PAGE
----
Water Scarcity: How Climate Crisis is Unfolding in India
With many rivers dwindling and the groundwater nearly exhausted, an acute crisis is underway in the world’s second-most populous nation.
Taps have run dry in India as millions of people brace themselves for the dreaded blend of extreme heat and water shortages during the summer. A combination of climate change, inefficient water use, and inadequate infrastructure has thrown the nation into a full-blown water crisis forcing the government to create a brand new ministry–‘Jal Shakti Ministry’–to tackle the issue.
This year, more than 330 million people are affected due to water shortage as half of the nation’s land area grapples with drought-like conditions. 12% of the population, majority of them living in metropolitan cities like Bengaluru, Chennai, Delhi, and Hyderabad, are already facing the ‘Day Zero’ scenario, wherein most of their water supplies came to a complete halt. As many as 21 major cities including the national capital–New Delhi–is poised to run out of groundwater next year, according to a report by government-run think tank NITI Aayog.
By definition, India now is a water-stressed country, where annual per capita water availability is below 1500 cubic metres. Half a century ago, it was 5200 cubic metres.
An assessment by the government indicates that the nation is gradually inching towards a calamity with the annual per capita availability likely to drop below 1000 cubic metres.
Climate change has pushed India’s climate towards extremes disrupting the quantity and frequency of rainfall. The country witnessed below average monsoon for the last two consecutive years. The North-East monsoon which provides 10-20% of India’s rainfall was deficient by 44% in 2018 as per data from the India Meteorological Department (IMD). This compounded the rainfall deficit in the South-West monsoon that provides 80% of the country’s rainfall, which fell short by 10% last year. Lower rainfall has reduced water levels in reservoirs across the country. During the first half of this year, 91 major reservoirs recorded 32% drop in their water capacity.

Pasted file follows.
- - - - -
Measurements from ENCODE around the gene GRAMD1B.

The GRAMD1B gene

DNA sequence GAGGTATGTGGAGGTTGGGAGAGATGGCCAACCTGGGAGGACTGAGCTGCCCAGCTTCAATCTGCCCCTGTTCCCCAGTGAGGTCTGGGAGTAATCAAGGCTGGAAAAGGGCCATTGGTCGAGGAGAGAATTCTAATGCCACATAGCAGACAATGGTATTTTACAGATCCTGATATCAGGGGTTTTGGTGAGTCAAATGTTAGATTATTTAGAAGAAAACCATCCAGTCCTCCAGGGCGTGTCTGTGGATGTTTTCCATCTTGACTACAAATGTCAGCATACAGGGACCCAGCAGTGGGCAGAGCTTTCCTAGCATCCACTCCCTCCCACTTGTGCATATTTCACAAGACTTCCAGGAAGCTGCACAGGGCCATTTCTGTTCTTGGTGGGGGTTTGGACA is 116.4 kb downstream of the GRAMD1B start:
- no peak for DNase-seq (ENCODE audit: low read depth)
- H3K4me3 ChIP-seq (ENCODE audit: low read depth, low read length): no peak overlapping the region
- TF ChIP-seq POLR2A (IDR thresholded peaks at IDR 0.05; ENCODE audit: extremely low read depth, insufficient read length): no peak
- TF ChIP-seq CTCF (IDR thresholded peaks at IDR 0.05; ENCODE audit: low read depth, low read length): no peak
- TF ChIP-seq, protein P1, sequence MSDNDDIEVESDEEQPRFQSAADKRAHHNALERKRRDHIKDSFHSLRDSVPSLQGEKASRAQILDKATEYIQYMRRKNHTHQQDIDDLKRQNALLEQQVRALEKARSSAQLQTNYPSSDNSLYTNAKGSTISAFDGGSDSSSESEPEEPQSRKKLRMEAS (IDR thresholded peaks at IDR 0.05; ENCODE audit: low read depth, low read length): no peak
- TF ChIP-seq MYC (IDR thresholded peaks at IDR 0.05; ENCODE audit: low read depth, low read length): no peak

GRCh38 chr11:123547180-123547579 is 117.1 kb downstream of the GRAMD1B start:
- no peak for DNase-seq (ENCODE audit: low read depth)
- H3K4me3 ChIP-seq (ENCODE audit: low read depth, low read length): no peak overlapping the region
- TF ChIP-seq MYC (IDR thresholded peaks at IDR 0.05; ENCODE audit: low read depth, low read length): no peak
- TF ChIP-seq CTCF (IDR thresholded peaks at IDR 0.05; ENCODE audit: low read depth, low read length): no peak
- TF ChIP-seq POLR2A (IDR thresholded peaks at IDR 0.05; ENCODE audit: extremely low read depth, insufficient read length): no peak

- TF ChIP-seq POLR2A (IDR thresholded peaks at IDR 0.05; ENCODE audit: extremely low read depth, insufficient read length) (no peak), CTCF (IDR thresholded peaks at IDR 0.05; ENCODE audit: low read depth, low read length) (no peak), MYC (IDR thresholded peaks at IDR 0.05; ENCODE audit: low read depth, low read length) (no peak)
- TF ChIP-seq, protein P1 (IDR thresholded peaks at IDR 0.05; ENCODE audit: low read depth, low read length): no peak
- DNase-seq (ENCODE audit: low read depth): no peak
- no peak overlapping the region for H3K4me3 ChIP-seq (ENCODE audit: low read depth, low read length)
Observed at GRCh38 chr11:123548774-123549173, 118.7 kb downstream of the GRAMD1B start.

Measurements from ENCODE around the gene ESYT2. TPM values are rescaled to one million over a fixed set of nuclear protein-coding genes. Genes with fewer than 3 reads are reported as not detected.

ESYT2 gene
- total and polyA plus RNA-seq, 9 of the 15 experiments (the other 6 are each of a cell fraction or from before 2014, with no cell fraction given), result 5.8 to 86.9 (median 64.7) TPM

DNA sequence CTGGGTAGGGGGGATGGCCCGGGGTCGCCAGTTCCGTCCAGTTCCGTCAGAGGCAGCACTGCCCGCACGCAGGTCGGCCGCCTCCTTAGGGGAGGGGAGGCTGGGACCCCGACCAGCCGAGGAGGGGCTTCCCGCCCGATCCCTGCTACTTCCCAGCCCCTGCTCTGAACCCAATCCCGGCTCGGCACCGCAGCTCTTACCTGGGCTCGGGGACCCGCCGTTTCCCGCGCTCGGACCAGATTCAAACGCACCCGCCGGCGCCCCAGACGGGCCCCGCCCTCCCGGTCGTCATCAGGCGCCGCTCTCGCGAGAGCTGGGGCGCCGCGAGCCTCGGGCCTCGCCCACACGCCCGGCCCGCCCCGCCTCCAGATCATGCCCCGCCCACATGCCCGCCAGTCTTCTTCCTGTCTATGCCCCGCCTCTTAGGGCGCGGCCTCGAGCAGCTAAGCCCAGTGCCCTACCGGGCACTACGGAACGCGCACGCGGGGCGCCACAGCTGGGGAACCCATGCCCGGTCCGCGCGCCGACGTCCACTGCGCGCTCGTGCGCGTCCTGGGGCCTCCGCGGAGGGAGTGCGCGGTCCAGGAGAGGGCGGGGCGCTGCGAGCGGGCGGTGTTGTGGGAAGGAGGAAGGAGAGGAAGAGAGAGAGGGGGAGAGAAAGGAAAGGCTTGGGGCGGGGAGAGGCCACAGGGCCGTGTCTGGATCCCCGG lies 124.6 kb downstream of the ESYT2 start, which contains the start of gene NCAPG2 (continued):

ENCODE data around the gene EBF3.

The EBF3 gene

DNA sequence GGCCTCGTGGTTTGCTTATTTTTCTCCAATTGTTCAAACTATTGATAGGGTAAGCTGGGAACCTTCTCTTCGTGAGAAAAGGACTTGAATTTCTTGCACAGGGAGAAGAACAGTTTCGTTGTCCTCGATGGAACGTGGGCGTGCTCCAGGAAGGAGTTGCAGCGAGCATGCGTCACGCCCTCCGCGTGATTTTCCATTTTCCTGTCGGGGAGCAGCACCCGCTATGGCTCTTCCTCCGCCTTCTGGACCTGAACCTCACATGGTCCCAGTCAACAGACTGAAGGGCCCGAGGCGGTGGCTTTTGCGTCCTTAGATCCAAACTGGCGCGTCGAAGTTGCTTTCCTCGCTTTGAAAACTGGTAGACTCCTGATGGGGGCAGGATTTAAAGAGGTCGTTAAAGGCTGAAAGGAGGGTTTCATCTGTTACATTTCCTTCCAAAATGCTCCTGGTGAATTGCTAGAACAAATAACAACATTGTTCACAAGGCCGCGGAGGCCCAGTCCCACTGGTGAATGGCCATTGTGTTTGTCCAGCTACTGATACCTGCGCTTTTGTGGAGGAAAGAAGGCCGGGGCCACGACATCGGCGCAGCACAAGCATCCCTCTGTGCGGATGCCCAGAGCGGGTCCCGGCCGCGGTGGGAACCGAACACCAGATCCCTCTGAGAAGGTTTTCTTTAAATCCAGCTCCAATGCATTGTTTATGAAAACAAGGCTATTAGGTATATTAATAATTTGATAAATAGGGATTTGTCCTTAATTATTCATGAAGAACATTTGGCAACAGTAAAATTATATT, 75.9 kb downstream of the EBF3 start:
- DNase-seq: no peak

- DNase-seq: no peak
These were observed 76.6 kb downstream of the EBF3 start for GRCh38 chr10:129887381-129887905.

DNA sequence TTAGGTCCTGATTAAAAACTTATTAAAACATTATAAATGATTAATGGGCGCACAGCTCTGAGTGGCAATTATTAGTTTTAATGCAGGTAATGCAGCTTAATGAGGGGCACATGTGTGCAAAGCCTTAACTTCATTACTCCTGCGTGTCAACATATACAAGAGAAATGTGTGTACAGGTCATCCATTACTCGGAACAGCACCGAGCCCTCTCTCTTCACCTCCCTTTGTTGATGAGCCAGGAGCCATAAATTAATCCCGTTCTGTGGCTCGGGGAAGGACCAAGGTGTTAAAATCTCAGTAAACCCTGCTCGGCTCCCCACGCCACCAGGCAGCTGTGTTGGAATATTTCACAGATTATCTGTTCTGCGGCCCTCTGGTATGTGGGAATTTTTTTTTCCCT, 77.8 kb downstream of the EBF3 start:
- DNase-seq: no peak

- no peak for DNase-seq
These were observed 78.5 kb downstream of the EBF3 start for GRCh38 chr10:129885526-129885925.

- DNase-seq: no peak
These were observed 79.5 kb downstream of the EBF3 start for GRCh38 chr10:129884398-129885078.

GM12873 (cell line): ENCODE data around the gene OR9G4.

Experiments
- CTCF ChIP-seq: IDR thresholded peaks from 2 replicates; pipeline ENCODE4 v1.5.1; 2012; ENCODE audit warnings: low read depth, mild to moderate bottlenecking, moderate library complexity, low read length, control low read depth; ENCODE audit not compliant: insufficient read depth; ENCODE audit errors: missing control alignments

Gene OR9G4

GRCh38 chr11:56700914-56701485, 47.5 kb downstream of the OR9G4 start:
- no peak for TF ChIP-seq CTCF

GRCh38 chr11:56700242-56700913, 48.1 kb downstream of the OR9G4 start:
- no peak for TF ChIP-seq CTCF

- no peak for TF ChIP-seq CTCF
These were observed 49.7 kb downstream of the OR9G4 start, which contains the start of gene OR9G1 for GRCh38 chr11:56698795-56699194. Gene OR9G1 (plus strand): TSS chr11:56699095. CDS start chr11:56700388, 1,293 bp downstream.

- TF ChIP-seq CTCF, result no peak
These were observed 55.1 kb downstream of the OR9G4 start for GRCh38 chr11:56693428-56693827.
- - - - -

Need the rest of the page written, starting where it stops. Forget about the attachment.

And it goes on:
Chennai, a coastal city of 10 million, had 55% less rainfall this year. The city went without rain for 200 days with its four water reservoirs turning into puddles of cracked mud causing the worst water crisis in 70 years.
Unusual temperatures caused by climate change have made rainfall erratic with significant changes in monsoon patterns making droughts and floods more common in many parts of India. In 2015, a massive flood, spurred by unusually massive rainfall, devastated Chennai killing more than 500 people and leaving the city ravaged. Last year, flash floods in the states of Kerala and Karnataka caused distress while cyclones wreaked havoc in Tamil Nadu and Odisha.
India is rated ‘high risk’ in the Climate Change Vulnerability Index with major Indian cities are projected to experience a higher number of consecutive drought days with less rainfall in the near future. Changes in temperature, precipitation, and humidity will significantly impact the quality and quantity of water across the country, where water resources are also under unprecedented pressure from population growth, rapid urbanisation, and inefficient water use.
The water crisis is not unique to India. Globally, over 880 million people–about one in every nine people in the world–do not have access to clean water within 6 km of their homes. The United States Agency for International Development (USAID) predicts that approximately one-third of the world population will face chronic water crisis by 2025.
Freshwater constitutes only 2.5% of the total water on our planet and much of it is trapped in icecaps and glaciers, making it inaccessible for us. In reality, a meager 0.007% of the planet’s total water is available to feed its 7.7 billion people.
To avoid the impending catastrophe, India and other vulnerable countries need effective climate change adaptation strategies that reflect the importance of water management in reducing vulnerability and building climate resilience. It is also necessary to bring in technology to help harness water more efficiently and build long-term water conservation plans.